5, Create a Healthy

Environment.

So if possible try to choose your closest 5 persons in life with whom you spend the most of the time in a day, who are health conscious. Who understand that “Health is the real wealth”and also practice it. Also if your freeze is all time packed upwith a lot of junk foods like cadbury and cold drinks, then stop doing this. Because if your own room is full of junk foods then it is meaningless to try to be healthy. Because it will become too hard for you. So try to create a healthy environment around you.

Conclusion:

To easily stay healthy -1. Always sleep on you left side, 2. Use the water drink reminder app and drinkright amount of water daily, 3. Walk 8000 steps daily, 4. Chew your food 32 times before swallowingit, 5. Create a healthy environment around you.

Always remember, “It’s never too early or too late to work towards being the healthiest you”

A healthy lifestyle can help you thrive throughout your life. Making healthy choices isn’t always easy, however. It can be hard to find the time and energy to exercise regularly or prepare healthy meals. However, your efforts will pay off in many ways, and for the rest of your life.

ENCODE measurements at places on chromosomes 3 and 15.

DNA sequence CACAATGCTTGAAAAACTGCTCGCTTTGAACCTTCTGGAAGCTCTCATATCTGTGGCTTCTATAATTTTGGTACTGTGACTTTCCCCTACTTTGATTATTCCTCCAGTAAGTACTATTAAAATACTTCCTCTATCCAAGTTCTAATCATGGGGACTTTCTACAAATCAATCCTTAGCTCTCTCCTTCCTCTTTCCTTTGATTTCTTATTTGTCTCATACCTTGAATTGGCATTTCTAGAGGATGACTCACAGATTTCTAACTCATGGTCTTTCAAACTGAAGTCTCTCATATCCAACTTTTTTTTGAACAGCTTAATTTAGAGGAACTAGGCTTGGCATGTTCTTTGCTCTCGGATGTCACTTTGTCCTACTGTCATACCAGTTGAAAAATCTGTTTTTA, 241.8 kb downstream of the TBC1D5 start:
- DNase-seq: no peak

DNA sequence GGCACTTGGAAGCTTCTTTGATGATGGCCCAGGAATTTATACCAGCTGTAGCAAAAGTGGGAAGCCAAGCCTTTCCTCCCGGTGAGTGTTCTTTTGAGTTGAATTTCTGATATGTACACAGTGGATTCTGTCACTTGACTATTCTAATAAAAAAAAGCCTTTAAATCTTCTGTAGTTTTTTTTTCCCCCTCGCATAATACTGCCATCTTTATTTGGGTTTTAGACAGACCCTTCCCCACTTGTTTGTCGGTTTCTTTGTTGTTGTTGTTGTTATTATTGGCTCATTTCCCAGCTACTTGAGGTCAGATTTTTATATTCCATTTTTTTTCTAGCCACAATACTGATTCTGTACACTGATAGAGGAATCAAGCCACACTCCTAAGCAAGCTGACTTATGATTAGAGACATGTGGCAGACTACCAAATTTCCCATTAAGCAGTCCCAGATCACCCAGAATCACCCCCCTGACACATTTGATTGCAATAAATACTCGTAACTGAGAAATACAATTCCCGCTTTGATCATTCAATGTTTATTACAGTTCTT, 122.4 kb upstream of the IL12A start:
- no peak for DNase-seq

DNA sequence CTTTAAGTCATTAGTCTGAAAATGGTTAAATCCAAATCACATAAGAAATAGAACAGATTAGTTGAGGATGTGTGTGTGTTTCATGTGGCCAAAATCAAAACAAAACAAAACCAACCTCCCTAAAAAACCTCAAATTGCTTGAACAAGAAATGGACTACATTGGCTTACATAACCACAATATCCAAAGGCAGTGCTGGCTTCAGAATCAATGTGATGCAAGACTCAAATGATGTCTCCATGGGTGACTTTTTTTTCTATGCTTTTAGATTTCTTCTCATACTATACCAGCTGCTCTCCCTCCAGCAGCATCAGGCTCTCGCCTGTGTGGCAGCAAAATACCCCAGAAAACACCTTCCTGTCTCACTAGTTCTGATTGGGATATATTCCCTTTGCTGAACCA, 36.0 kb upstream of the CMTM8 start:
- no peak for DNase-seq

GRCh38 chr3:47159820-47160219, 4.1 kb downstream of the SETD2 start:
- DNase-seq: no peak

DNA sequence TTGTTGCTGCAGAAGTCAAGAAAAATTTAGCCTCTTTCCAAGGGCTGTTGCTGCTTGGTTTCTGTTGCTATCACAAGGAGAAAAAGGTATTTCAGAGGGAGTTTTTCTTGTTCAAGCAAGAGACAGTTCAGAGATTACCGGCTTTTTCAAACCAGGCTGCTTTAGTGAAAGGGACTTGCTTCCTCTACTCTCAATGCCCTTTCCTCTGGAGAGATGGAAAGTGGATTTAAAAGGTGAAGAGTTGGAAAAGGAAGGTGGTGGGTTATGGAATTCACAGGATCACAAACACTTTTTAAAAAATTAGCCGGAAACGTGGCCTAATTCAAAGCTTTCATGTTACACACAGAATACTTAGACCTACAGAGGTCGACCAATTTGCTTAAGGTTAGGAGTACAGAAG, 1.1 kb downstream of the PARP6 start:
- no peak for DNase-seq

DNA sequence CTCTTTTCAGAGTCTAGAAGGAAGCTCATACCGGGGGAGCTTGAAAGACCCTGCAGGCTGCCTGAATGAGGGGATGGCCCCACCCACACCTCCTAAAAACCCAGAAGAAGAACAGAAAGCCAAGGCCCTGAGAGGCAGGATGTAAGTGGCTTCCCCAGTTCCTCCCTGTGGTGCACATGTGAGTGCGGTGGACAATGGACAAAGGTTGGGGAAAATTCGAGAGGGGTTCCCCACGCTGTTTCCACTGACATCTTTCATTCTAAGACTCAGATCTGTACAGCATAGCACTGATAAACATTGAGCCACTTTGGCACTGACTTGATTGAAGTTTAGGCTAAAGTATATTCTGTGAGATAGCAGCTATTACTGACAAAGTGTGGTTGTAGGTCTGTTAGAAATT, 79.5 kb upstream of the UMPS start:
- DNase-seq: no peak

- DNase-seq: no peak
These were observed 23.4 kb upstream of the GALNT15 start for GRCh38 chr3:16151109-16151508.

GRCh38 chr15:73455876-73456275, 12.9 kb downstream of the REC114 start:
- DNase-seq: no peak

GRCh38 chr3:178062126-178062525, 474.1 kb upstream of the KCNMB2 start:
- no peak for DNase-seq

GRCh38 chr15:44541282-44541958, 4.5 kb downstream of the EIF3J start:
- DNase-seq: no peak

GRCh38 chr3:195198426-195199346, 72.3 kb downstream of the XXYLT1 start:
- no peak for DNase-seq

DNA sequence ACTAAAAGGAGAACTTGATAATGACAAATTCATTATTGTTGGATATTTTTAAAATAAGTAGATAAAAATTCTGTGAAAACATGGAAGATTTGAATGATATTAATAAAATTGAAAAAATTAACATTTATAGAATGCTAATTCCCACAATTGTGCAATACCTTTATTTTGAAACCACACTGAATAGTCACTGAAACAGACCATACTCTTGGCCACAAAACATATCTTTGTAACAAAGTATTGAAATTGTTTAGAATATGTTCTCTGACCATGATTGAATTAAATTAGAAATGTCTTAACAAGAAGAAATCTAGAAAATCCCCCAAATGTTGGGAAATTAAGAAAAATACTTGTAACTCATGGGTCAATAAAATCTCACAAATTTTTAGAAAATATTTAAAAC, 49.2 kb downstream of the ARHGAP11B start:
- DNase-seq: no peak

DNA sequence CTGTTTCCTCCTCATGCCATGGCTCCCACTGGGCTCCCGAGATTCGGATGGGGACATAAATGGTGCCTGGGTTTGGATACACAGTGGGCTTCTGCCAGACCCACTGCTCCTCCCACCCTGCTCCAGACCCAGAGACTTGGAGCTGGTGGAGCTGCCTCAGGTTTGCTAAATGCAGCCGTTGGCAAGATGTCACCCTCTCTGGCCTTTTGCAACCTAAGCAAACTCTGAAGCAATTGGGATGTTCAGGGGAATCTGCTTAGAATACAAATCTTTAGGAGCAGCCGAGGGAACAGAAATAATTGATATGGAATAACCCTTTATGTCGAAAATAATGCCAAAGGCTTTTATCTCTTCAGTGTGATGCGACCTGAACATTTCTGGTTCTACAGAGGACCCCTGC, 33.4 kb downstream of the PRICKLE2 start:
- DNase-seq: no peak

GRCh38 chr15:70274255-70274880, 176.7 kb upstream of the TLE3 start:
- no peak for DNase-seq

Steps you can take:

  • Be physically active for 30 minutes most days of the week. Break this up into three 10-minute sessions when pressed for time. Healthy movement may include walking, sports, dancing, yoga, running or other activities you enjoy.
  • Eat a well-balanced, low-fat diet with lots of fruits, vegetables and whole grains. Choose a diet that’s low in saturated fat and cholesterol, and moderate in sugar, salt and total fat.
  • Avoid injury by wearing seatbelts and bike helmets, using smoke and carbon monoxide detectors in the home, and using street smarts when walking alone. If you own a gun, recognize the dangers of having a gun in your home. Use safety precautions at all times.
  • Don’t smoke, or quit if you do. Ask your health care provider for help. UCSF’s Tobacco Education Center offers smoking cessation and relapse prevention classes as well as doctor consultations for smokers trying to quit.
  • Drink in moderation if you drink alcohol. Never drink before or while driving, or when pregnant.
  • Ask someone you trust for help if you think you might be addicted to drugs or alcohol.